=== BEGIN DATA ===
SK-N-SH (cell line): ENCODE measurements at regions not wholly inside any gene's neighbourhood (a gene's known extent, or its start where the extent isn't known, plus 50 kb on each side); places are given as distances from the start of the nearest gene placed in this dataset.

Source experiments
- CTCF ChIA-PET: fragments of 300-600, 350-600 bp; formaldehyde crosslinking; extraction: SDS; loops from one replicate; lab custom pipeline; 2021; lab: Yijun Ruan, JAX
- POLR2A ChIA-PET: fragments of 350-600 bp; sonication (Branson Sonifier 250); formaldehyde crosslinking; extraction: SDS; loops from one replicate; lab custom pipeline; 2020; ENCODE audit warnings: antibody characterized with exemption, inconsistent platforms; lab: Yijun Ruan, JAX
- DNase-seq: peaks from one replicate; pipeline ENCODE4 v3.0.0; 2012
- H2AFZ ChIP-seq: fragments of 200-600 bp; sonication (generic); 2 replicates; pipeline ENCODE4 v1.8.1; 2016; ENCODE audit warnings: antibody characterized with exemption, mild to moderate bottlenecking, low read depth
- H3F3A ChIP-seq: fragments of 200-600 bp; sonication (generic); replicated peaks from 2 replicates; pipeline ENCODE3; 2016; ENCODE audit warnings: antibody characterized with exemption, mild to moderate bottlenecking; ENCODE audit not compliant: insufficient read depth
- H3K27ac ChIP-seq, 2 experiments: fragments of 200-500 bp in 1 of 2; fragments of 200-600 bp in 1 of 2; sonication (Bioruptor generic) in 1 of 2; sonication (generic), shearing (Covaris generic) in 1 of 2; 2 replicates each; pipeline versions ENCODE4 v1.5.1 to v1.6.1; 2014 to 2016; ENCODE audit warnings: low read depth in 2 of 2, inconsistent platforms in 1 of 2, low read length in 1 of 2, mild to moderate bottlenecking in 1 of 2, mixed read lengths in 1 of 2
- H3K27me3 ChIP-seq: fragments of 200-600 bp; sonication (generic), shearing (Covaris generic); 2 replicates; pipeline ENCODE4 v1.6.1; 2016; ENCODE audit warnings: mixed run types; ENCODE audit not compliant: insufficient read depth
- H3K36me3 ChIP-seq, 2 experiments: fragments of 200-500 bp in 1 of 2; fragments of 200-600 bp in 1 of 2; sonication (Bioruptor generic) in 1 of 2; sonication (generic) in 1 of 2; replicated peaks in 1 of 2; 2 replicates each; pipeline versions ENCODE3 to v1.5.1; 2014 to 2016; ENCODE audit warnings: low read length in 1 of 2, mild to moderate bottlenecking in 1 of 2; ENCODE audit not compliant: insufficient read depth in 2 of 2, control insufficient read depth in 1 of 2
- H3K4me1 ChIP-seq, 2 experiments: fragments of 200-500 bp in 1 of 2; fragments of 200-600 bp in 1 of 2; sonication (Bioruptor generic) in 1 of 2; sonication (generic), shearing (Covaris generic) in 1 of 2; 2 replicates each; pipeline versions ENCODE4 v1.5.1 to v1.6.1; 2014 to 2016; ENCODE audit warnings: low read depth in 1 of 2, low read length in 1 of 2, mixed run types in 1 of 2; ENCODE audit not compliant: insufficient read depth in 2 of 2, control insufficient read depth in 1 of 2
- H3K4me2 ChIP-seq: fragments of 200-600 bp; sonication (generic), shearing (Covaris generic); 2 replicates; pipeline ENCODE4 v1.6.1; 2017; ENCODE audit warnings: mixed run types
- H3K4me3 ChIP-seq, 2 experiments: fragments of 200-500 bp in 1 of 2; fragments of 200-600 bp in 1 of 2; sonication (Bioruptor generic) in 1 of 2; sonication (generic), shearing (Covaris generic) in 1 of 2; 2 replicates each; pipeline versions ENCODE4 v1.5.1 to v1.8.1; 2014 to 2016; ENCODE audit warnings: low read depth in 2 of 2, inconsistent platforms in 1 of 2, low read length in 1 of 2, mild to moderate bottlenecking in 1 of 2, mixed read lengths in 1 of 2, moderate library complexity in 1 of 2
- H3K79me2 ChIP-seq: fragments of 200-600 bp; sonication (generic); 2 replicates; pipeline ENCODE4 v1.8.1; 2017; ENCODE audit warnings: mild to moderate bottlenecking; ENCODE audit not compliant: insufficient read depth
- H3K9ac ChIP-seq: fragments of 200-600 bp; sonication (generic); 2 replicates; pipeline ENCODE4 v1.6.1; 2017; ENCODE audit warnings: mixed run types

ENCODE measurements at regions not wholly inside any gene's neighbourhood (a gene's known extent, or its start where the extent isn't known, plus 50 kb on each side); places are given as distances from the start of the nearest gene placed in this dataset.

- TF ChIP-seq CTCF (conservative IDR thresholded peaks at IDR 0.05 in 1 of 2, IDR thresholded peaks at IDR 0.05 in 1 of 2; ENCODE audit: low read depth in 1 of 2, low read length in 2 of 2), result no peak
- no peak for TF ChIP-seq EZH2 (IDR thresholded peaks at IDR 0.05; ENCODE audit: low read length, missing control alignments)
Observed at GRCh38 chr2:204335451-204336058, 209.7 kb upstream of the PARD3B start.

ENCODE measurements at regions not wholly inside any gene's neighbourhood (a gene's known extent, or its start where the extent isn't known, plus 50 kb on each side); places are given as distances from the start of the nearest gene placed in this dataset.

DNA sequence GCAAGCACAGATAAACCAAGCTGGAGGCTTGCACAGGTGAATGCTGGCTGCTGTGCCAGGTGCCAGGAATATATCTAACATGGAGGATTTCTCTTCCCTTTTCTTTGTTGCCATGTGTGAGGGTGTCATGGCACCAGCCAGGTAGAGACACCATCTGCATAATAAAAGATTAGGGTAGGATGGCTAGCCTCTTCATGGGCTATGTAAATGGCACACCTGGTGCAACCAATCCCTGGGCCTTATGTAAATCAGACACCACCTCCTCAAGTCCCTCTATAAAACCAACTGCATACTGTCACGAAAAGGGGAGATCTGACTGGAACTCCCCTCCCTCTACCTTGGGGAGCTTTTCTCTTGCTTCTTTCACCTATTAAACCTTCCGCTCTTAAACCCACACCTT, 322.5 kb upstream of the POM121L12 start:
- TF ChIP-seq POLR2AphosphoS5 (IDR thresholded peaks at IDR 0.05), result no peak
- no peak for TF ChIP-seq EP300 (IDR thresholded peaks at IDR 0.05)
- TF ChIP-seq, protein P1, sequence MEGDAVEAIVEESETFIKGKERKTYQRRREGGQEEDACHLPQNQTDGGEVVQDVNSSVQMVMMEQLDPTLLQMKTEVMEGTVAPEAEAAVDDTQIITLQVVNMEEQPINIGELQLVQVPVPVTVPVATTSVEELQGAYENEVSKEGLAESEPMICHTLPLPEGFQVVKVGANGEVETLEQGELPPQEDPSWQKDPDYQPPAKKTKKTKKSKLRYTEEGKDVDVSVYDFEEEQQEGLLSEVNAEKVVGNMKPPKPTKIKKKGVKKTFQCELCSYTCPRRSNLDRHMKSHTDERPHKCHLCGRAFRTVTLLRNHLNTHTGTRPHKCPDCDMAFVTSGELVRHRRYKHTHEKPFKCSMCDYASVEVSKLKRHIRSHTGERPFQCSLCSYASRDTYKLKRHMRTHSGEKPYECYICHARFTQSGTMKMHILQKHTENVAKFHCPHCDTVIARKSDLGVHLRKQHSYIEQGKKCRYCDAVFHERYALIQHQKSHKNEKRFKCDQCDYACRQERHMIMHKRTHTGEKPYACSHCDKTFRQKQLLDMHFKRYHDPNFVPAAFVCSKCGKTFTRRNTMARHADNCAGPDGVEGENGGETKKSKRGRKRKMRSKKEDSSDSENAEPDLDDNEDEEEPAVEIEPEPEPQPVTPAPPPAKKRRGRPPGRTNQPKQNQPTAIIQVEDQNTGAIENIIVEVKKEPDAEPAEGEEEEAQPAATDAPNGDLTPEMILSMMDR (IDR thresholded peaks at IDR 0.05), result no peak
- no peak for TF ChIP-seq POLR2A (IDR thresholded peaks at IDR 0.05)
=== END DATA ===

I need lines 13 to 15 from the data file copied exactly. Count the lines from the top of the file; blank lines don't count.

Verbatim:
- H3K4me3 ChIP-seq, 2 experiments: fragments of 200-500 bp in 1 of 2; fragments of 200-600 bp in 1 of 2; sonication (Bioruptor generic) in 1 of 2; sonication (generic), shearing (Covaris generic) in 1 of 2; 2 replicates each; pipeline versions ENCODE4 v1.5.1 to v1.8.1; 2014 to 2016; ENCODE audit warnings: low read depth in 2 of 2, inconsistent platforms in 1 of 2, low read length in 1 of 2, mild to moderate bottlenecking in 1 of 2, mixed read lengths in 1 of 2, moderate library complexity in 1 of 2
- H3K79me2 ChIP-seq: fragments of 200-600 bp; sonication (generic); 2 replicates; pipeline ENCODE4 v1.8.1; 2017; ENCODE audit warnings: mild to moderate bottlenecking; ENCODE audit not compliant: insufficient read depth
- H3K9ac ChIP-seq: fragments of 200-600 bp; sonication (generic); 2 replicates; pipeline ENCODE4 v1.6.1; 2017; ENCODE audit warnings: mixed run types